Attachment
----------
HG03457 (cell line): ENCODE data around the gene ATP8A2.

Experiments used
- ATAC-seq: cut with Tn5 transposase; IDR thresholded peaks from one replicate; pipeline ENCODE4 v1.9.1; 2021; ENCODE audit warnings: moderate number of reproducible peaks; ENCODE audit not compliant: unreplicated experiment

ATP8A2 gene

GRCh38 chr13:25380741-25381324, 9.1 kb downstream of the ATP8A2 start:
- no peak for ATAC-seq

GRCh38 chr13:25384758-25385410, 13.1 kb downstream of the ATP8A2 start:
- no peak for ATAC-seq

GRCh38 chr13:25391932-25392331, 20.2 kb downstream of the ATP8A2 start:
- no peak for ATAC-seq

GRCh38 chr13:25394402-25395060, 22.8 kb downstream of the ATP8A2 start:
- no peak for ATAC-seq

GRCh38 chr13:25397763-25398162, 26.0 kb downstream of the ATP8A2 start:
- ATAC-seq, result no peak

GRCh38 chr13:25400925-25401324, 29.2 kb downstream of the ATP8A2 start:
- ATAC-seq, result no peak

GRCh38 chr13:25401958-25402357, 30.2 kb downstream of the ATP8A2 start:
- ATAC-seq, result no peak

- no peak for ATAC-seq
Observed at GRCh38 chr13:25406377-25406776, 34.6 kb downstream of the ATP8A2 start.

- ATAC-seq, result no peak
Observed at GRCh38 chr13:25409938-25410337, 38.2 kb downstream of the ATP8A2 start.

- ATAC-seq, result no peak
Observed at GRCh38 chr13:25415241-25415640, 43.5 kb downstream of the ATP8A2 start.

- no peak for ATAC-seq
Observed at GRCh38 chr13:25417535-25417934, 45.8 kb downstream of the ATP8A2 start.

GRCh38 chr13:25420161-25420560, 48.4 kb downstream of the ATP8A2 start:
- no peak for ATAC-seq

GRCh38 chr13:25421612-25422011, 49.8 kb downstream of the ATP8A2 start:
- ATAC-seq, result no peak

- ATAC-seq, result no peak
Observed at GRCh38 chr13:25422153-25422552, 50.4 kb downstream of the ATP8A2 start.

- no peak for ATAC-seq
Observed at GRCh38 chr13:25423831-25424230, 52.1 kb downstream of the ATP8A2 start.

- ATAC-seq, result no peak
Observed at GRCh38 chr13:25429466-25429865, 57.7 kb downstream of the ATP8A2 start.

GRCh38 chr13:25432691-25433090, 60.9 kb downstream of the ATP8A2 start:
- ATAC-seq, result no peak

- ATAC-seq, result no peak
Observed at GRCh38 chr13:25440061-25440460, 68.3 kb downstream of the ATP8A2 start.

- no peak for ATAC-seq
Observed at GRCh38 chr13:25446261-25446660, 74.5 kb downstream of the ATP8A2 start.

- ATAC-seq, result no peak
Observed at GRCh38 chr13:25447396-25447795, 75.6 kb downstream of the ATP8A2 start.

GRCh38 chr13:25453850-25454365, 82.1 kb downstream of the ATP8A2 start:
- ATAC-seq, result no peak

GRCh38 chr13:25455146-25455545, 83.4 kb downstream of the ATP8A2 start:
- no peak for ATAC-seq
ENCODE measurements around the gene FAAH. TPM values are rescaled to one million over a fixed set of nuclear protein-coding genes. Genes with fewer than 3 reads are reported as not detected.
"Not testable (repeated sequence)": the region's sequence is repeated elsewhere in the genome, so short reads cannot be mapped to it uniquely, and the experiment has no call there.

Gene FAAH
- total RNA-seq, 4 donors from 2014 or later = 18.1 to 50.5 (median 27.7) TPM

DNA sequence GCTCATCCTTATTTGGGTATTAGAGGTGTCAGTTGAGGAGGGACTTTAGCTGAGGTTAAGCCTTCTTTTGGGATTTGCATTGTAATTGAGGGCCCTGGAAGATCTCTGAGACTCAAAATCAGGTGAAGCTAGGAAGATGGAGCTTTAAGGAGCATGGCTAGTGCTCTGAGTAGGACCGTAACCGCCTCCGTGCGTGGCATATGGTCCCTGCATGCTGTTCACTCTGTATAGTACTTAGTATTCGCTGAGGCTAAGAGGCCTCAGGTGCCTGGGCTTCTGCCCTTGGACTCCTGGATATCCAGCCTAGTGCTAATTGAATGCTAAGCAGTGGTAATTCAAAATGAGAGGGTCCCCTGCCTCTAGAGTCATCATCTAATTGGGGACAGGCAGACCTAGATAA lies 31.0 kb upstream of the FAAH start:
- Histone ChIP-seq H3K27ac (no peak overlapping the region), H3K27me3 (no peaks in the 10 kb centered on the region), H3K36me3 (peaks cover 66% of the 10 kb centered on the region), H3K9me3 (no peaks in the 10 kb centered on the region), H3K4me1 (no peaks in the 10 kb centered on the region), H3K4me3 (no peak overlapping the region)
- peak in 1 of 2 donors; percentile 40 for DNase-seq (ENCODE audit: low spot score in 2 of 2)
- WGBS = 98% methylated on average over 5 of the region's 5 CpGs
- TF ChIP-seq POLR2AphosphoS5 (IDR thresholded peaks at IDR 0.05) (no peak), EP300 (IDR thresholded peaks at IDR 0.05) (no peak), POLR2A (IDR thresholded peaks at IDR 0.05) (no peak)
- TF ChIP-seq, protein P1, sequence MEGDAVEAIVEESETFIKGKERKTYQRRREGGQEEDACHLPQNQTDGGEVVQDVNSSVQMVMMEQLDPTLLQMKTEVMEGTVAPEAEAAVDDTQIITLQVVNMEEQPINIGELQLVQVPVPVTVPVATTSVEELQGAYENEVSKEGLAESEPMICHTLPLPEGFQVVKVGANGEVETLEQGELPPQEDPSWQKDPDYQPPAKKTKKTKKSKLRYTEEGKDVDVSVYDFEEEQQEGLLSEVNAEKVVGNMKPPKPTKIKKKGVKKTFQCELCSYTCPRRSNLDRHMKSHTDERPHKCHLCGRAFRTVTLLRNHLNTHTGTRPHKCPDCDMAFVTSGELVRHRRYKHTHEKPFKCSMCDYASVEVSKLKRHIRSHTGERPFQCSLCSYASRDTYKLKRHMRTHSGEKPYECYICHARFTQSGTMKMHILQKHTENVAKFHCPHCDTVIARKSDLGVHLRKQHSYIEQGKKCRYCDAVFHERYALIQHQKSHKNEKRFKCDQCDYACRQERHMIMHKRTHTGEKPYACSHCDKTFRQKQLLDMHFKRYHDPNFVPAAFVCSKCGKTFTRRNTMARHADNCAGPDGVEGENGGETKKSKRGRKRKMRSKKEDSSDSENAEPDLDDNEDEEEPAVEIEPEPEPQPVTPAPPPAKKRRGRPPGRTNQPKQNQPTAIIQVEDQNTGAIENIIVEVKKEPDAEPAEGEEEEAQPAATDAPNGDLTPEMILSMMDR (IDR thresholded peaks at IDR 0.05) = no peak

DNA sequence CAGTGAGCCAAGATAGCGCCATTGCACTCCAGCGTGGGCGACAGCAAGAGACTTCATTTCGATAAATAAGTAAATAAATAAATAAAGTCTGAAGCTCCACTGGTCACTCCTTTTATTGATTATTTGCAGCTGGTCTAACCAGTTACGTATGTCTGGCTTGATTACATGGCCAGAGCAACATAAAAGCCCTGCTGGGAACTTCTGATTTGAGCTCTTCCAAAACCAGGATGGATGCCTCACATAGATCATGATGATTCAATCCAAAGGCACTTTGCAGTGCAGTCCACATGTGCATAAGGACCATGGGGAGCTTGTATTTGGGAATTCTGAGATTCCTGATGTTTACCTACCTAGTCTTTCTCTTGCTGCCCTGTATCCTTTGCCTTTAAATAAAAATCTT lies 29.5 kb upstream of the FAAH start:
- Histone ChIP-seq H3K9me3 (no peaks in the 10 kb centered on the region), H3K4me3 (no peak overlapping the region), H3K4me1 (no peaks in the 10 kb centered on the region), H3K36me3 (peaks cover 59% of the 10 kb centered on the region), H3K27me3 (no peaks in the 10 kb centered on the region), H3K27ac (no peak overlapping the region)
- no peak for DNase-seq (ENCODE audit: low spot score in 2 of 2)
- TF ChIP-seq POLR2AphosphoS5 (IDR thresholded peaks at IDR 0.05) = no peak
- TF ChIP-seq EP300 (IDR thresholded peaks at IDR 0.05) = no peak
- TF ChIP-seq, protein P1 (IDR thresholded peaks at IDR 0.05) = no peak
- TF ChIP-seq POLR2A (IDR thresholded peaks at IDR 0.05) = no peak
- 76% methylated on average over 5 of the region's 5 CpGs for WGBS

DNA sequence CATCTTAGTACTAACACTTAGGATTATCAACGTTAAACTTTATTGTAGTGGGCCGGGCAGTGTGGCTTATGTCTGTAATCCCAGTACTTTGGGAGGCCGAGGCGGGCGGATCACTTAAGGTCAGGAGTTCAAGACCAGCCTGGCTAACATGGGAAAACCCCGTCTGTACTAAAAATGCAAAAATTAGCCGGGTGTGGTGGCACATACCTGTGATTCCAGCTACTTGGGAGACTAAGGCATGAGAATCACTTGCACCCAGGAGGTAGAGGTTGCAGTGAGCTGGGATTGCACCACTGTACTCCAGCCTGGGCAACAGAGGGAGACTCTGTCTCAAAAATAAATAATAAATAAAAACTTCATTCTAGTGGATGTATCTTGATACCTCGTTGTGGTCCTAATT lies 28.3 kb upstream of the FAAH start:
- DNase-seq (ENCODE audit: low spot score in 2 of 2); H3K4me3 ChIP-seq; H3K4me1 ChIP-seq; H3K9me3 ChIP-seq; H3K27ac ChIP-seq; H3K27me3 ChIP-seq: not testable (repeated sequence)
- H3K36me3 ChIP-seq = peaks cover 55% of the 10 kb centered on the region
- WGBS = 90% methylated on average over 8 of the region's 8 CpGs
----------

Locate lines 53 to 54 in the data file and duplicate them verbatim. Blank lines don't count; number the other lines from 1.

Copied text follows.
DNA sequence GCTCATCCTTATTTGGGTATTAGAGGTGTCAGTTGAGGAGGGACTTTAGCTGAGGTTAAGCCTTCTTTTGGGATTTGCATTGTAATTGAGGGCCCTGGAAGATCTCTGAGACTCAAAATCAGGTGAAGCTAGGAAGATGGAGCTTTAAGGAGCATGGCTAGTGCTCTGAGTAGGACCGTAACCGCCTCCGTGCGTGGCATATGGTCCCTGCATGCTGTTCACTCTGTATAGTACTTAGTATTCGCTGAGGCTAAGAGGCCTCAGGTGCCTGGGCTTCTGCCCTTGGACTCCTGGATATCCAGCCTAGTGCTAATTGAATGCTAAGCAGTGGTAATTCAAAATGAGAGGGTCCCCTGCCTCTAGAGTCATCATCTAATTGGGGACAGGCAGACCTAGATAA lies 31.0 kb upstream of the FAAH start:
- Histone ChIP-seq H3K27ac (no peak overlapping the region), H3K27me3 (no peaks in the 10 kb centered on the region), H3K36me3 (peaks cover 66% of the 10 kb centered on the region), H3K9me3 (no peaks in the 10 kb centered on the region), H3K4me1 (no peaks in the 10 kb centered on the region), H3K4me3 (no peak overlapping the region)